The CH-UH school district spends money at astronomically high levels, and it’s devastating our community. The district’s budget shows that it plans to spend $615 million over the next five years. That is $200 million to $250 million more than every other comparable district in Greater Cleveland—other than Shaker; we are “only” spending $80 million more than them.

Do you have the income to pay more than $72,000 in property taxes, the highest rate in Ohio, on your $130,000 home over the next 12 years, or $132,000 on your $130,000 home over the next 20 years? This is what is coming down the pike if we don’t dramatically change course.

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Volume 13, Issue 1, Posted 9:54 AM, 01.03.2020

TOH project uses doublespeak

Doublespeak, according to Wikipedia, is language that deliberately obscures, disguises, distorts, or reverses the meaning of words.

Here in Cleveland Heights we're told that Top of the Hill (TOH) will provide luxury apartments. Examples of luxury are difficult to pick out, because the architectural drawings that have been provided to citizens are missing critical pages, and the pages that have been provided frequently lack detail. The developer says the lane between the tower building and the garage will be “stamped asphalt.” Stamped asphalt seems cheap. How can cheap be luxury?

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Volume 13, Issue 1, Posted 9:52 AM, 01.03.2020

Empty nesters should flock to TOH

I’m pleased to learn that Cleveland Heights City Council, by a 6-1 vote, approved [what I understand to be] the proposed $84-million, 10-story Top of the Hill (TOH) project with 275 market-rate luxury apartments.

When I moved to Cleveland Heights in 1966, I lived near an eight-story brick building facing Cedar Road west of Fairmount Boulevard, a former apartment house that served as Doctors’ Hospital. Someone, I don’t recall who, startled me by saying, “Don’t go to that hospital. It is a bad hospital!”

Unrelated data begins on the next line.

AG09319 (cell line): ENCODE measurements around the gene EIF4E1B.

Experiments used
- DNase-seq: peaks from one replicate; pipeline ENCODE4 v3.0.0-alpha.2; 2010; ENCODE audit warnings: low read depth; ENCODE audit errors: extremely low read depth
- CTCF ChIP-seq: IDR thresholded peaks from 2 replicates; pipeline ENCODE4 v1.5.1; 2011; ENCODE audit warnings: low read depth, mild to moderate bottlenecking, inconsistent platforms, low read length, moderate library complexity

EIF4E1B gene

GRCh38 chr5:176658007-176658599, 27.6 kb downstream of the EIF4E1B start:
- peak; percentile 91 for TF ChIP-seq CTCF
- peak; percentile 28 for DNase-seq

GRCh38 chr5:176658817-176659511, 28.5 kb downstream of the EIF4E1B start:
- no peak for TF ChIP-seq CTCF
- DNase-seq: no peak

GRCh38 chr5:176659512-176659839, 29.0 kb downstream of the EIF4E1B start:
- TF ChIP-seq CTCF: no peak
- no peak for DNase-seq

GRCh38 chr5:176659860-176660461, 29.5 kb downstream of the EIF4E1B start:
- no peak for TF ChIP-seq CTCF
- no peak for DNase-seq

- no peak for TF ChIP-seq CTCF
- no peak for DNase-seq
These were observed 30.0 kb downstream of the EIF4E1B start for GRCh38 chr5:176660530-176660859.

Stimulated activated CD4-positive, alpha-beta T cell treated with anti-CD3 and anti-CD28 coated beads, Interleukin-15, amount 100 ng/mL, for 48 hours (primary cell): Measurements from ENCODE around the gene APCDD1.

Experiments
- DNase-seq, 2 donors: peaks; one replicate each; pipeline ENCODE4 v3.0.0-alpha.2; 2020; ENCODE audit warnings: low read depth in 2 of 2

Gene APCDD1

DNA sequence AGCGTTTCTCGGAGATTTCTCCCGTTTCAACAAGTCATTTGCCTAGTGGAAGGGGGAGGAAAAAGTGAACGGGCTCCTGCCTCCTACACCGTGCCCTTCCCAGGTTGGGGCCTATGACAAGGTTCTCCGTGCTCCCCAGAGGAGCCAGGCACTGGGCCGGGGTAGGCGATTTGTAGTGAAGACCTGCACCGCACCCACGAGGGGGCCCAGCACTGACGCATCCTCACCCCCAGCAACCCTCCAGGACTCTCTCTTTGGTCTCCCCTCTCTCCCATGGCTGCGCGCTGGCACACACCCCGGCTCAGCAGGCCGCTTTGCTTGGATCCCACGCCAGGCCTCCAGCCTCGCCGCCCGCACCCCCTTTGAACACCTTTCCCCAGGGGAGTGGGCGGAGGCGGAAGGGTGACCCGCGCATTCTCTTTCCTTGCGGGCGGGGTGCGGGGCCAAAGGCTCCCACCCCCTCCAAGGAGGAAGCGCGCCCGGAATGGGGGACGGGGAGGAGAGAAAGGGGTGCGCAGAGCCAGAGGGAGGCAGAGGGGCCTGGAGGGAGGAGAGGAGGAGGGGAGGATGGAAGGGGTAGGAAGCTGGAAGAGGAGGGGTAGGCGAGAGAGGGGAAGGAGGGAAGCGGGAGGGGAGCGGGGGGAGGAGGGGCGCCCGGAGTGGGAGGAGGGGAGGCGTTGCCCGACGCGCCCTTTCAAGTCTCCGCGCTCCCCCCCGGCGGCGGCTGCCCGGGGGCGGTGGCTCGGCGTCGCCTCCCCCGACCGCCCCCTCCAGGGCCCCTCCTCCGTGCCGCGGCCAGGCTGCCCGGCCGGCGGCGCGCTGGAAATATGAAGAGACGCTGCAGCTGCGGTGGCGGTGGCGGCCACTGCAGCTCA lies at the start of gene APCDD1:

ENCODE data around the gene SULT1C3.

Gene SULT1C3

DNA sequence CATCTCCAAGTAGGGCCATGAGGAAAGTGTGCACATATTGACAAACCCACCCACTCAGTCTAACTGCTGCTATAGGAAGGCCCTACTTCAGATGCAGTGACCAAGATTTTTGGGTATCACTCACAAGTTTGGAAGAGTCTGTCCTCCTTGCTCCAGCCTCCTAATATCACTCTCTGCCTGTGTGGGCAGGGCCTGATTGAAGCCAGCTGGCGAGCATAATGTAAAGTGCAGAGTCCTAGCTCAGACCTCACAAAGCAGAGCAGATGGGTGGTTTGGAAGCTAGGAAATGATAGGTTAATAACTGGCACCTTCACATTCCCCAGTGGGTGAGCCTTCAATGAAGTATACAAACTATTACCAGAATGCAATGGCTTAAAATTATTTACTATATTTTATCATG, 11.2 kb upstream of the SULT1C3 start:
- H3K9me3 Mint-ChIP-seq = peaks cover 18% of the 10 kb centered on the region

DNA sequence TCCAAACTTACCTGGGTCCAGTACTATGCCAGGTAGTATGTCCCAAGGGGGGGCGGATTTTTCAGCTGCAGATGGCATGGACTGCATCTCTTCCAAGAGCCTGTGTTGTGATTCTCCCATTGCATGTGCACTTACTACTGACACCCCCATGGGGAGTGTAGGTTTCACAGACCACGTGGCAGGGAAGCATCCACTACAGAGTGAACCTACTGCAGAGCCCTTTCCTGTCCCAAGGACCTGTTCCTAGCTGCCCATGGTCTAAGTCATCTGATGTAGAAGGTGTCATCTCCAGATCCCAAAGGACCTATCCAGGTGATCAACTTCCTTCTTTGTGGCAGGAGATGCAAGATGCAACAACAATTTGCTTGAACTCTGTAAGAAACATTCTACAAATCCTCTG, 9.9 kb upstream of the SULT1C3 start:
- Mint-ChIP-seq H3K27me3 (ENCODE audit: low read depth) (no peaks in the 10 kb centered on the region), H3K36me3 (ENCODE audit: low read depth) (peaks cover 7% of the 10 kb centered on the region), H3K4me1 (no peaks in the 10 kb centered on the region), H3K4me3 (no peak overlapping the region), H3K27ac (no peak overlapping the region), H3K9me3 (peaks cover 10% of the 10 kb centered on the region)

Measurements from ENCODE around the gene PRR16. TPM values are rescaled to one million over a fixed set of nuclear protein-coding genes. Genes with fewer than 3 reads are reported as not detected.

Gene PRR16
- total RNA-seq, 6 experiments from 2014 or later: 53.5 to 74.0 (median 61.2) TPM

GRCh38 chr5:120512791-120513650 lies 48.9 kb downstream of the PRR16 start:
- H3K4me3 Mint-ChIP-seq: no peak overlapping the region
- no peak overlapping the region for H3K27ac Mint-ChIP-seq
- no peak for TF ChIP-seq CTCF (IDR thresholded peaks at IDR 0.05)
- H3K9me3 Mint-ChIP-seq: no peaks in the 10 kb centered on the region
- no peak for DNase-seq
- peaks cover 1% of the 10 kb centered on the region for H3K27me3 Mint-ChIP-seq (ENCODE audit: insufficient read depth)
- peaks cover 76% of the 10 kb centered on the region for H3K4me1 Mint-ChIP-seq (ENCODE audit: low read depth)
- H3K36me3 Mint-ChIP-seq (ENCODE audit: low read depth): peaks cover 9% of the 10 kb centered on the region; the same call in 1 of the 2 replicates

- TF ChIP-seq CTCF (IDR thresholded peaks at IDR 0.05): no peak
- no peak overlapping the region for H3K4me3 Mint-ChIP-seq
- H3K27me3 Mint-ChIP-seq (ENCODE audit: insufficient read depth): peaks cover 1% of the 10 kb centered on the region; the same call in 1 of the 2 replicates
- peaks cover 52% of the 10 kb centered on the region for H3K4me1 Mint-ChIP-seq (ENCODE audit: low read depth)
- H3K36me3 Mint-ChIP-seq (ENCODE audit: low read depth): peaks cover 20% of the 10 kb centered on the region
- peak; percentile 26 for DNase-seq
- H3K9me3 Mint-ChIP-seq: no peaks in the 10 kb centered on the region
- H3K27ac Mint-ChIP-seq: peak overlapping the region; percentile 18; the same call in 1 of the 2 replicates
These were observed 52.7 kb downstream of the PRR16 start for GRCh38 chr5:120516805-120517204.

Eventually Doctors' Hospital moved to Mayfield Heights, and now is Hillcrest Hospital, part of the Cleveland Clinic. From what I can tell, it is a good hospital. The former hospital site, however, has been a parking lot ever since.

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Volume 13, Issue 1, Posted 9:46 AM, 01.03.2020

Requiem for responsible development in CH

Barring a miracle, CH City Council will pass financial legislation this month that will allow construction to begin on the Top of the Hill (TOH) project. This legislation will complete the package of financial transactions associated with the project. The city has yet to produce a comprehensive financial statement indicating revenues and costs to the city for TOH. At public meetings, city representatives discuss revenues but never costs. I searched council minutes, legislation, and TOH contracts to calculate the revenues and costs shown below. They show that TOH will be a major, long-term drain on city finances.

Total estimated revenues to CH over 30-year term of agreement: $20,250,300           

  • Land lease at $10/year: $300
  • Payment by developer in lieu of taxes (tax rebate) to schools of $400,000 per year: $12 million
  • Payroll taxes of new residents and employees of $275,000 per year: $8.250 million
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Volume 13, Issue 1, Posted 9:38 AM, 01.03.2020

Class size matters

I currently have 42 students in two classes at the high school—an average of 21 students per class. What this average does not reveal is that one class has 15 students and the other has 27. In which section would you prefer to have your child enrolled? 

The personal attention a student receives in a class with fewer students is palpable. I spend a good deal of class time walking around to see how students are working and help those who need assistance. 

Averages can be deceptive, however, and fail to tell the whole story about class size.

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Volume 13, Issue 1, Posted 9:21 AM, 01.03.2020

Lake Erie Ink inspires growth

Just a few months after I graduated from college in 2018, I sat down for an interview with Amy Rosenbluth at Lake Erie Ink (LEI). I wasn’t sure what I wanted to do, but Amy listened to my ramblings and half-assured statements about my qualifications. I had experience as a writing tutor, working with children, and being a member of a team. I had never stood in front of a classroom or created a lesson plan. Instead of that being a problem, [Amy presented it] to me as an opportunity—a way to expand my professional skills. With each question, I replied with, “Sure, I could do that.” LEI seemed to fit my assortment of interests and proposed a new challenge, so I dove in.

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Volume 13, Issue 1, Posted 9:30 AM, 01.03.2020

Let's make 2020 the year of the teacher